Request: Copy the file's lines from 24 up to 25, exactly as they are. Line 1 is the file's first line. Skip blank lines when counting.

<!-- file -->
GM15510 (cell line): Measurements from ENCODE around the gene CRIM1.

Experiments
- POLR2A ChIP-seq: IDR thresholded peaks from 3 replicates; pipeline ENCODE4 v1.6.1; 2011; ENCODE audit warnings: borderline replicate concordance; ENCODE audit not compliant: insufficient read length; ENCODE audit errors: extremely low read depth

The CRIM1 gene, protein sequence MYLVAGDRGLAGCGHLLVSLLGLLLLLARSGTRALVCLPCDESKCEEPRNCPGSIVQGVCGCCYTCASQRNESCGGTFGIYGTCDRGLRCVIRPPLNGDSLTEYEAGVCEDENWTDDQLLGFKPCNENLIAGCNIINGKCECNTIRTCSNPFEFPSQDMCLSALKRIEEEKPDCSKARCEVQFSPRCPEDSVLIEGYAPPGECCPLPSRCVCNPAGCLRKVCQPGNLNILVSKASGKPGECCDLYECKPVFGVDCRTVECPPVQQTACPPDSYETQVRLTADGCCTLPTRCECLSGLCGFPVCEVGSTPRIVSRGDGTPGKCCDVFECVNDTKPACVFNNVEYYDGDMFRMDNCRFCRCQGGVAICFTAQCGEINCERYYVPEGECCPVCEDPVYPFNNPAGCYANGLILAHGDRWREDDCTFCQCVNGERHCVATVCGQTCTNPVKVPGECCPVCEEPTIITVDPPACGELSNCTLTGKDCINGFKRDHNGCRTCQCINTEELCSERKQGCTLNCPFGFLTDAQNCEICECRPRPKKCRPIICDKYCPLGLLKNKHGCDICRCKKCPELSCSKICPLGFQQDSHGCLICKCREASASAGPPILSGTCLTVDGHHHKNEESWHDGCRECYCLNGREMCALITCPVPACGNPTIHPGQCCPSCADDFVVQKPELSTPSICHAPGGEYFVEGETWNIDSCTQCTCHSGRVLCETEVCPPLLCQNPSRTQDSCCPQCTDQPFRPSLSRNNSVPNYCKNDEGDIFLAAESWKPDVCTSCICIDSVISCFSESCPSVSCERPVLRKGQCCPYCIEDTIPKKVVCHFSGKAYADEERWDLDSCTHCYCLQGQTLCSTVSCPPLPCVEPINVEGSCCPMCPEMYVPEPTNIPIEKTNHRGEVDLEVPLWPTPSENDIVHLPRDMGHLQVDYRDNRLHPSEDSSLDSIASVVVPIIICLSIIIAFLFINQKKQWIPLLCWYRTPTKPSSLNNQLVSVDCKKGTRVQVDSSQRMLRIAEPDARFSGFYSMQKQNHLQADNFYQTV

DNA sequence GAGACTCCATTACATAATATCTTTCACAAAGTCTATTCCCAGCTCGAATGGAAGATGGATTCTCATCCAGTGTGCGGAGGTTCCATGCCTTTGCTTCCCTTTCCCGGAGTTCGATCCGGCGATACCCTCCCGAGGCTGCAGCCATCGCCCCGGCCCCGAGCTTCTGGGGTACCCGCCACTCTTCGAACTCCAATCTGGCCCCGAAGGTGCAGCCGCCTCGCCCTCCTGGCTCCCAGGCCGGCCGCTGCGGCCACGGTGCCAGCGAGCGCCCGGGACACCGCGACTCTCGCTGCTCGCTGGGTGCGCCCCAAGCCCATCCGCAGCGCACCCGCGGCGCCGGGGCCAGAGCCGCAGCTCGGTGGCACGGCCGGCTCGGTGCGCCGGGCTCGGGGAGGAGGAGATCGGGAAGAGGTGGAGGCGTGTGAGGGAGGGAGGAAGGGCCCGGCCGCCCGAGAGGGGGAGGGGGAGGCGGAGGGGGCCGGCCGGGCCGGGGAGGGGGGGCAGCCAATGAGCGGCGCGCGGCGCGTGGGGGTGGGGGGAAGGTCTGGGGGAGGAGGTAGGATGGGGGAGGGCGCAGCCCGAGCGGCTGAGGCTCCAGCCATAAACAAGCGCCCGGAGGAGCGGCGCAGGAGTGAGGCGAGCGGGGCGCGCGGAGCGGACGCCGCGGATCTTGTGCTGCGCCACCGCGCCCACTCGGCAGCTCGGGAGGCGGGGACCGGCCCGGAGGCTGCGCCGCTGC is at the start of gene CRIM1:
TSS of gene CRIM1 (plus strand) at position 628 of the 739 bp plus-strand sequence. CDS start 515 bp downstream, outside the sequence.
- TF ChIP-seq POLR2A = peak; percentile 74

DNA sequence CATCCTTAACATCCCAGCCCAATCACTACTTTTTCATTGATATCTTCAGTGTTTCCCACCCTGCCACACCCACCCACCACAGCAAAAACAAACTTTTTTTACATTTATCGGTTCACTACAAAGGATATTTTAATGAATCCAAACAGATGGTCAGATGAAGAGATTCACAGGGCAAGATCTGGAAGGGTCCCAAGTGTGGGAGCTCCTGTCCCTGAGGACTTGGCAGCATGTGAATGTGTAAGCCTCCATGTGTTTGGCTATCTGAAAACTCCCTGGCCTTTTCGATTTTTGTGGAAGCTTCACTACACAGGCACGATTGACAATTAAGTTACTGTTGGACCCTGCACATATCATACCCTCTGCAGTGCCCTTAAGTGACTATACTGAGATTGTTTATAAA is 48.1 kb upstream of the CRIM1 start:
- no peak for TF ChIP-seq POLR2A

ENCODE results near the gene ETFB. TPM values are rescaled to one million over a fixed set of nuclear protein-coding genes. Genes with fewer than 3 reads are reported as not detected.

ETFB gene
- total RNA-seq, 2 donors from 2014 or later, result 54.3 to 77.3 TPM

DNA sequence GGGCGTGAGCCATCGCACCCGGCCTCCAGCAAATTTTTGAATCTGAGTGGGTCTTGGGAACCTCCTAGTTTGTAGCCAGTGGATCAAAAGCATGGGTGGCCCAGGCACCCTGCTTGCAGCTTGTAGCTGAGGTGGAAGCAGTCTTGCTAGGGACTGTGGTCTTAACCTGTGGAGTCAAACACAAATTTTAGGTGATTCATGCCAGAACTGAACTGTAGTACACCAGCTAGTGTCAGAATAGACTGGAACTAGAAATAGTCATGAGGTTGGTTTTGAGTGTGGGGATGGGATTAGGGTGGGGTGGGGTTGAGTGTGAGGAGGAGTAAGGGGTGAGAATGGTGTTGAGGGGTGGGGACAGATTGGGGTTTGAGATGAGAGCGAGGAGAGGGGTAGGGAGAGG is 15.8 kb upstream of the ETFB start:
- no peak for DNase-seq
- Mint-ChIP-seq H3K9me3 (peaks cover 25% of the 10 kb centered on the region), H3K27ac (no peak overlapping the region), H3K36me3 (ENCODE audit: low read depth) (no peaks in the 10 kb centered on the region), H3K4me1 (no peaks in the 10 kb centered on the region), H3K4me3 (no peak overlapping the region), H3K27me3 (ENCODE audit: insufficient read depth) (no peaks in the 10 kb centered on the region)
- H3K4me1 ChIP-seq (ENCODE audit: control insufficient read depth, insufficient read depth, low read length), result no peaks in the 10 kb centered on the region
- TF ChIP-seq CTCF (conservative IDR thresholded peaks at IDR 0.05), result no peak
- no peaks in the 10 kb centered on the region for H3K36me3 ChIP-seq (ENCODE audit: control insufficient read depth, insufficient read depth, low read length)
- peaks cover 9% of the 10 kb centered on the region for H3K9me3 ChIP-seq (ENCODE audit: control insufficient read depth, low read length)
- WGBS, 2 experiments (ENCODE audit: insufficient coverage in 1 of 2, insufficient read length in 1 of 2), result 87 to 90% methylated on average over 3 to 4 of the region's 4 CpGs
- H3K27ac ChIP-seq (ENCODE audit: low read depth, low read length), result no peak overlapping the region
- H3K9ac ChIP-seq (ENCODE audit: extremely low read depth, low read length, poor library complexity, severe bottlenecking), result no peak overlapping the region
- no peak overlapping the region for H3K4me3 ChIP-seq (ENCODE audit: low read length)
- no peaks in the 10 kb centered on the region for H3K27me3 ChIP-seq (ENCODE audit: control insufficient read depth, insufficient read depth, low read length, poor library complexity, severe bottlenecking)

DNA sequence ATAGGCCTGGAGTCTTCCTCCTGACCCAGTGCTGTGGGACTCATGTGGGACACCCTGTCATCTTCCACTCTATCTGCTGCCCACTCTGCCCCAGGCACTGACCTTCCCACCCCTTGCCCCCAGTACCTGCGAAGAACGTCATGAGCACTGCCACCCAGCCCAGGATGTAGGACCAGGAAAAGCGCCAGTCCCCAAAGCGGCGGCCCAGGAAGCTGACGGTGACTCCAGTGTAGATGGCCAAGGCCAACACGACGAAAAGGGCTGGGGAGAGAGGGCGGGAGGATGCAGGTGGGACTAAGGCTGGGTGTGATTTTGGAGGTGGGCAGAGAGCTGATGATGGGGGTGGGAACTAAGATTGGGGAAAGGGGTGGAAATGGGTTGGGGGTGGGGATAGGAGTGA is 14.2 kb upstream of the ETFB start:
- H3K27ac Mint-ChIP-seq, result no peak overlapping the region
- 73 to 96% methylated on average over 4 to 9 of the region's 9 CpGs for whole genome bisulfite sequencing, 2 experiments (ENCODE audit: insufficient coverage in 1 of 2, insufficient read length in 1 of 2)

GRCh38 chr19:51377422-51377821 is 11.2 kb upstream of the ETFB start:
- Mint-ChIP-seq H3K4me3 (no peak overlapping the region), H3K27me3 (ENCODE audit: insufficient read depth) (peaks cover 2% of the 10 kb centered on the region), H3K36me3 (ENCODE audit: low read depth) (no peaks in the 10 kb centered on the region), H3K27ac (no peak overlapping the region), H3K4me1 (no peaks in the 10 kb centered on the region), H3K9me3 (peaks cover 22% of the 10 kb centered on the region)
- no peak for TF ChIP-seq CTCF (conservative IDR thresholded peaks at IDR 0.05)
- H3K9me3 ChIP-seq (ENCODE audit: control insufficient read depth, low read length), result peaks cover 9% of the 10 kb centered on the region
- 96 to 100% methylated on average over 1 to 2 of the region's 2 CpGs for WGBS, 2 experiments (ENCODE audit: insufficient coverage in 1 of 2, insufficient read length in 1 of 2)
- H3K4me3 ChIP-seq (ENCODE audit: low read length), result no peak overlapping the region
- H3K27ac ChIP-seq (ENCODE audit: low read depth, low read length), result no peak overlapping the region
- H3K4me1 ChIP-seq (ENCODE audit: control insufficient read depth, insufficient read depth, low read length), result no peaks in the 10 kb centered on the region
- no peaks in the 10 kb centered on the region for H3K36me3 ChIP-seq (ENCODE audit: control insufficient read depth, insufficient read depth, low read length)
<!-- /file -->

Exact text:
- no peaks in the 10 kb centered on the region for H3K27me3 ChIP-seq (ENCODE audit: control insufficient read depth, insufficient read depth, low read length, poor library complexity, severe bottlenecking)

DNA sequence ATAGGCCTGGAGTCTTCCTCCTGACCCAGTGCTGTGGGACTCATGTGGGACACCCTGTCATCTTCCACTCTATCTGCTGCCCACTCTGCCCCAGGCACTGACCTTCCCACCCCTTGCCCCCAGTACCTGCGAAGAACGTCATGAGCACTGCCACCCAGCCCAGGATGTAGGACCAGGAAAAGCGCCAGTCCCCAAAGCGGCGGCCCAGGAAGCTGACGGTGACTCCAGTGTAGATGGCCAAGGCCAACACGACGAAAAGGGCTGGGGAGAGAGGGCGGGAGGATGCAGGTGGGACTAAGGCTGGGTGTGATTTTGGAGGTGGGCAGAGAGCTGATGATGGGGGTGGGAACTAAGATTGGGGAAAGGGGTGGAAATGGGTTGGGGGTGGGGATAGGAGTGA is 14.2 kb upstream of the ETFB start: